Chapter 4. Traversing the Great Foothills Ridges
My adventurous group of hikers meets weekly to explore the high places that lie west of our homes in Calgary and surrounding region. For a decade, we have scaled peaks and tramped about in the foothills, mainly in this accessible Elbow Valley watershed. The high mountains are exciting, but we return frequently to the Elbow’s great foothills ridges which lie between the Front Ranges and the subtler boreal foothills landscape to the east.
This year we have planned a hiking week focused on the Elbow watershed’s high foothills. From the Little Elbow Campground at the end of Highway 66 in Kananaskis Country, our daily hikes will cover the great foothills ridges, the mountain outliers of The Family and the Elbow River that connects them. Three long craggy ridges span this watershed from northwest to southeast: Jumpingpound Ridge lies farthest north, separated from central Powderface Ridge by the deeply entrenched Canyon and Prairie creeks, and then, on the south side of the Elbow River, is Forgetmenot Ridge. The ridges have many similarities, including a relatively uniform elevation (just over 2,200 m) and a length of about eight kilometres. Subalpine forests cover their lower slopes, grassy meadows lie above and extensive patches of bare rock are exposed at their summits. Their gentler west-facing slopes contrast sharply with the steep east-facing sides. Both Powderface and Forgetmenot have resistant limestone outcrops on their east slopes, creating sharp cliffs and long, stomach-grabbing drops from the ridge edges. It is these three ridges, with their marked similarities, yet intriguing differences, that we have set out to explore.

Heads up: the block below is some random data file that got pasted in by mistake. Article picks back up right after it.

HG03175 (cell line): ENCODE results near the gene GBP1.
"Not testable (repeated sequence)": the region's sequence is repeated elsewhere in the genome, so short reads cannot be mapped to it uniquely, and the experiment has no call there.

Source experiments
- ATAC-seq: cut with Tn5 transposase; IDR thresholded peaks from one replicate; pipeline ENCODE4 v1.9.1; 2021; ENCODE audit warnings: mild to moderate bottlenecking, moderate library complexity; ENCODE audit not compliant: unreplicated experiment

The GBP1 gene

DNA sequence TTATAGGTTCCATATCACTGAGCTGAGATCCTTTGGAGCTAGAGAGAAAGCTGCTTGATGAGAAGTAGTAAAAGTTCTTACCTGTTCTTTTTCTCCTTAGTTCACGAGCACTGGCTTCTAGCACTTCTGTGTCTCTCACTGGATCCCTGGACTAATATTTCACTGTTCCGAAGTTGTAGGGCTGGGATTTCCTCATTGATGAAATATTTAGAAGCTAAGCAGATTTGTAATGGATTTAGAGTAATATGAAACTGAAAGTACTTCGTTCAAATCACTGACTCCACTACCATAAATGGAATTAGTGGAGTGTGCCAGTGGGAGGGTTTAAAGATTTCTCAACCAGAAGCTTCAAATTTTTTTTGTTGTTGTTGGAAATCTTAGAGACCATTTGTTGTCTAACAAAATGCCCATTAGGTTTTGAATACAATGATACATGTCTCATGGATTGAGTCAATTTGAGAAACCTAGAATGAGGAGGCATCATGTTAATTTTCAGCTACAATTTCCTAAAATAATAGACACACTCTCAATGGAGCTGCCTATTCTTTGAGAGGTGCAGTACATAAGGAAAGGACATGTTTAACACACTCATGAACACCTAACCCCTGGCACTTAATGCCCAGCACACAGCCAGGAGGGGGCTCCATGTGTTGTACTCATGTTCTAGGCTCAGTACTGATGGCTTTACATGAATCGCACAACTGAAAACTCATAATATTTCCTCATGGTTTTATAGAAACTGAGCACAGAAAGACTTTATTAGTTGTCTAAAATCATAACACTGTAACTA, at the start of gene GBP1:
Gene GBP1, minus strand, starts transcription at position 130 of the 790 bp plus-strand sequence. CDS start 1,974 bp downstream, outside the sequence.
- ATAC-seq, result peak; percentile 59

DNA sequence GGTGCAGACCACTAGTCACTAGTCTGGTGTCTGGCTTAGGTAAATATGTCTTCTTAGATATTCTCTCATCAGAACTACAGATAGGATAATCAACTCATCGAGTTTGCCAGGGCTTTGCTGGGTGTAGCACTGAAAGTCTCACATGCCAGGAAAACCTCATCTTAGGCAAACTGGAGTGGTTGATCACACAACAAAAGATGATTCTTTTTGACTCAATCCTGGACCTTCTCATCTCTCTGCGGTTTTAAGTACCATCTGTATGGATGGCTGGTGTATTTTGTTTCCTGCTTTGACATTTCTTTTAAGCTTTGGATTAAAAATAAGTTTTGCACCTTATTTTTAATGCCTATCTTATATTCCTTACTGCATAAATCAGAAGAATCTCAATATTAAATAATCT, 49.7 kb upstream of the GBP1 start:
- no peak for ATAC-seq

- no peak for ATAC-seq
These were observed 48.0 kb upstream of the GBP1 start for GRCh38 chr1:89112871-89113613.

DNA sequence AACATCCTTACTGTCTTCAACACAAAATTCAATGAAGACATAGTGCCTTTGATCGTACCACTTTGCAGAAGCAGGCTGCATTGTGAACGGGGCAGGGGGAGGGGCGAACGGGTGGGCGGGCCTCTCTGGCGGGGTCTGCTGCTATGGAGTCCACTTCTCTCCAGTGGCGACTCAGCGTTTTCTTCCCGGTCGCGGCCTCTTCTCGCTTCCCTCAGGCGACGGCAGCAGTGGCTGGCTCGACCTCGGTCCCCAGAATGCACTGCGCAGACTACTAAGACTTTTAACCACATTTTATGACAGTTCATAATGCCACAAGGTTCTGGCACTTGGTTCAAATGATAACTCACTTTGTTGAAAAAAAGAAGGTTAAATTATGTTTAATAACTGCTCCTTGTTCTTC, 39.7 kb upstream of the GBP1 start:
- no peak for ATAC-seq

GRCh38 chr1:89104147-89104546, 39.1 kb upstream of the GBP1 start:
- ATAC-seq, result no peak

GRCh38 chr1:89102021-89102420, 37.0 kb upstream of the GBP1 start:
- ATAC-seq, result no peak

The foothills which lie east of the Front Ranges in the watershed and far beyond to both north and south, are composed of younger, softer rock than the mountains. The relatively soft Mesozoic shales and sandstones of the Foothills region have been continuously eroded since the last major uplift, to produce the rounded rolling ridges of today. These contrast with the higher, more sharply contorted forms of the older limestone Front Ranges just to the west.